Bill de Blasio will leave New York City Hall in January 2022 after two successive terms at the head of the city. Faced with the multiplication of candidatures for the Democratic primaries which are held on June 22, no favorite stands out. One thing is certain: the future mayor will be on the same political side in this city considered to be a democratic bastion.
Bill de Blasio was seen as a progressive, a wing of the Democratic Party who could lose control of City Hall. The latter could go to a candidate from the “moderate” camp. A struggle that resembles the one playing out at the national level within the Democratic Party.
The candidate who will be elected during this primary will be the future mayor of New York. A week before the poll is held, this is the only certainty we have in this Democratic stronghold. Because if thirteen candidates try the adventure, no favorite stands out. Between “progressives” and “moderates”, people of experience and others who seem to want to embark on a political career, the range is wide and representative of a cosmopolitan and multicultural city.
Very varied profiles, like this city
Among these candidates, some names stand out all the same, in particular Eric Adams, a former black police officer, president of the borough of Brooklyn since 2014 and who, even if the subject of insecurity and criminality seems to dominate the debates, does not want to make it his hobbyhorse. Another candidacy that denotes that of Andrew Yang, an entrepreneur of Taiwanese origin, who presented himself in the primaries for the presidential election of 2020. A candidacy that is neck and neck with that of Eric Adams in the polls, even if these are not good indicators.
But if these investigations reflected reality, a candidate of the “progressive” camp stands out: Maya Wiley, a black lawyer specializing in civil rights who enjoys the support of Alexandria Ocasio-Cortez, one of the rising figures if not already the door -flag of the left wing of the Democratic Party. The influence of “AOC”, as it is called, is not negligible and could allow Maya Wiley to become the first woman elected mayor of “Big Apple”. It could also be Kathryn Garcia, dubbed by the New York Times, but which rather represents the continuity of the era of Blasio, she who made her entire career as mayor of New York.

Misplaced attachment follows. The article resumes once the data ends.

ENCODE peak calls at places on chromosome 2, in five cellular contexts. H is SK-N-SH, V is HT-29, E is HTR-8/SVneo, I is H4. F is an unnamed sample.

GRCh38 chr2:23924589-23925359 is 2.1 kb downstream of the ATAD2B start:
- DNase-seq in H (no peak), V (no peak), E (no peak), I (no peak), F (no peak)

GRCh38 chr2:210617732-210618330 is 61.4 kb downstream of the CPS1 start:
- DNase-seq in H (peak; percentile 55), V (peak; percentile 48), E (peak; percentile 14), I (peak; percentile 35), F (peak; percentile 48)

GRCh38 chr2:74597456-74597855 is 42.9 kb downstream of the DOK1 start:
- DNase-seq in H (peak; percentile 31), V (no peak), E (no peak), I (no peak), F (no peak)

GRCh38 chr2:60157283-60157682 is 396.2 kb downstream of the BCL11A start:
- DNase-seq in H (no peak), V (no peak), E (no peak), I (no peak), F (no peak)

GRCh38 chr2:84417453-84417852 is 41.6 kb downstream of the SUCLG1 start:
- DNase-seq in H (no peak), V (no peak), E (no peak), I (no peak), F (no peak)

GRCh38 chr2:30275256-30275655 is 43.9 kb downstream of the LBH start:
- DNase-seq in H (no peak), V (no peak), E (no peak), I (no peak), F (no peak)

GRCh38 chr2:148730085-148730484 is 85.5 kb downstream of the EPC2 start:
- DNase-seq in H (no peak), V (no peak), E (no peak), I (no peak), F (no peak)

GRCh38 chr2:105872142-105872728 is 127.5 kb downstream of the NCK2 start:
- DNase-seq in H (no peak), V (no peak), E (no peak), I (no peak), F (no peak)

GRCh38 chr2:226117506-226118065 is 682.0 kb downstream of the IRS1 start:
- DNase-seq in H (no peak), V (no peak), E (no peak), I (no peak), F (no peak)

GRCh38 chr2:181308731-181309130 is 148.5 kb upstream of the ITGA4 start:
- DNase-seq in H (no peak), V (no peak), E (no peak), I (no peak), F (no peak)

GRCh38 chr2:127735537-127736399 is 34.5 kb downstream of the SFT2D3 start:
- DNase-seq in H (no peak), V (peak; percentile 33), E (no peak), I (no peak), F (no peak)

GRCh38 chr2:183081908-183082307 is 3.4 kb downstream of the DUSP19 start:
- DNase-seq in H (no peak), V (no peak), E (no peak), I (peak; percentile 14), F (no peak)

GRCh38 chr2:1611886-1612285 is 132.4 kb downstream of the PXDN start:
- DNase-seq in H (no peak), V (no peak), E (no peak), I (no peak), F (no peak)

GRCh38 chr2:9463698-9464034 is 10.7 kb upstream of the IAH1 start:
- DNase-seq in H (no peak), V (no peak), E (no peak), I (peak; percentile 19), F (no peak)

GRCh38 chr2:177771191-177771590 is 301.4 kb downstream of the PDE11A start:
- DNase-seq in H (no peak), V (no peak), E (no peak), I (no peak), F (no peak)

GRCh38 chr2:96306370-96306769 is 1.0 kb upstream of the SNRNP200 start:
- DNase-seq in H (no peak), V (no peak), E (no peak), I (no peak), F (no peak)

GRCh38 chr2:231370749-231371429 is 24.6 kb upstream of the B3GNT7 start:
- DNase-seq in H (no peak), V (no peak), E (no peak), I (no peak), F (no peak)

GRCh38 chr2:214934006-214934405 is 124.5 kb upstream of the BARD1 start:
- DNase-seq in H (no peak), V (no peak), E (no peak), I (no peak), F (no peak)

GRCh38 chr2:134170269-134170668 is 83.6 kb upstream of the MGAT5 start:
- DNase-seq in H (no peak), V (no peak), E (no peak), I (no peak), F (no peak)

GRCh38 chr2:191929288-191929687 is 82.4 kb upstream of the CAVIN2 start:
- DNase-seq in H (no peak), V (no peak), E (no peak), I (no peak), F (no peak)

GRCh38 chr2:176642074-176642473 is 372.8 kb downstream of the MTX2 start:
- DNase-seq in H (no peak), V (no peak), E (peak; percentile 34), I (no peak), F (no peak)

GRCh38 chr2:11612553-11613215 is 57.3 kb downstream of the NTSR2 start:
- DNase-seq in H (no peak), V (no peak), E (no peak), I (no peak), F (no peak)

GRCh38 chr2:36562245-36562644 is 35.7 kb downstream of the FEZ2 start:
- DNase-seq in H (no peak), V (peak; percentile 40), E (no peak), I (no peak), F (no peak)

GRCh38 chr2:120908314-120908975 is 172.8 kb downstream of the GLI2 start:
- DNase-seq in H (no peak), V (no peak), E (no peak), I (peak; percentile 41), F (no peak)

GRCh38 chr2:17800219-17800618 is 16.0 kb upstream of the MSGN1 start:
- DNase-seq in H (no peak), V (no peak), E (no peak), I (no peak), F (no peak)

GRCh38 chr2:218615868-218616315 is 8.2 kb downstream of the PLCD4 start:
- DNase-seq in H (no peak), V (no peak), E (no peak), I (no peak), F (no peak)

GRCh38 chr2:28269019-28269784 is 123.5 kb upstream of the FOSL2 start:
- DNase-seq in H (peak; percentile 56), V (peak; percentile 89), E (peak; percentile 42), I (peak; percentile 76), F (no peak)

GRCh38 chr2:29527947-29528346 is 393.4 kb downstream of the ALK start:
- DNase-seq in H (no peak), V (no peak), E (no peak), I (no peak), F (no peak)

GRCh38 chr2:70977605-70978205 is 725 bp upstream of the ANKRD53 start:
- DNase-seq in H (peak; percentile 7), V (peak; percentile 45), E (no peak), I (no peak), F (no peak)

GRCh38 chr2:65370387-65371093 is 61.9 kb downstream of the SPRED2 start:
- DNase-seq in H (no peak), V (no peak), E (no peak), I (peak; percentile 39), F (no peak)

Impossible to make a prognosis
One thing is certain, faced with the multiplication of candidates, the polls are difficult to read. A factor accentuated by the fact that abstention is traditionally high for these Democratic primaries. For example, only around 20% of registered Democratic voters voted in 2013 to nominate billionaire Michael Bloomberg’s successor.
And for this year 2020, to make matters worse for this game of predictions, a new voting system will be released. The latter allows voters to rank up to five candidates in order of preference. A system that will certainly complicate the count: suddenly, the winner could not be known until mid-July.
Campaign themes that divide
The other factor that complicates any prognosis relates to the choice of campaign themes that divide more than they unite. While the vast majority of New Yorkers are aware of the challenges facing their city after a health crisis which has cost the city’s finances dearly and caused a number of business closures and layoffs, many of them also want the problems of racial inequalities, discrimination.
While insecurity is for some the central theme of this campaign, for others it is not a cause for concern, as many predict a rise in violence in the months to come. Campaign themes that highlight the divisions that reign within the Democratic Party between a progressive wing which thought to have achieved the hardest in recent months by highlighting a program taken up in part by Joe Biden, and a “moderate” wing who feels comforted by the presence of one of its members in the White House.
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What is certain is that the future mayor of New York will have many challenges to overcome. Barring a cataclysm, it will be the candidate chosen during these Democratic primaries who will have the heavy task of reviving a city that was a real economic engine before the arrival of the Covid-19. A megalopolis which is also struggling to regain the aura it also enjoyed at the international level. The dice have been cast for a poll that has already started with advance votes since June 12.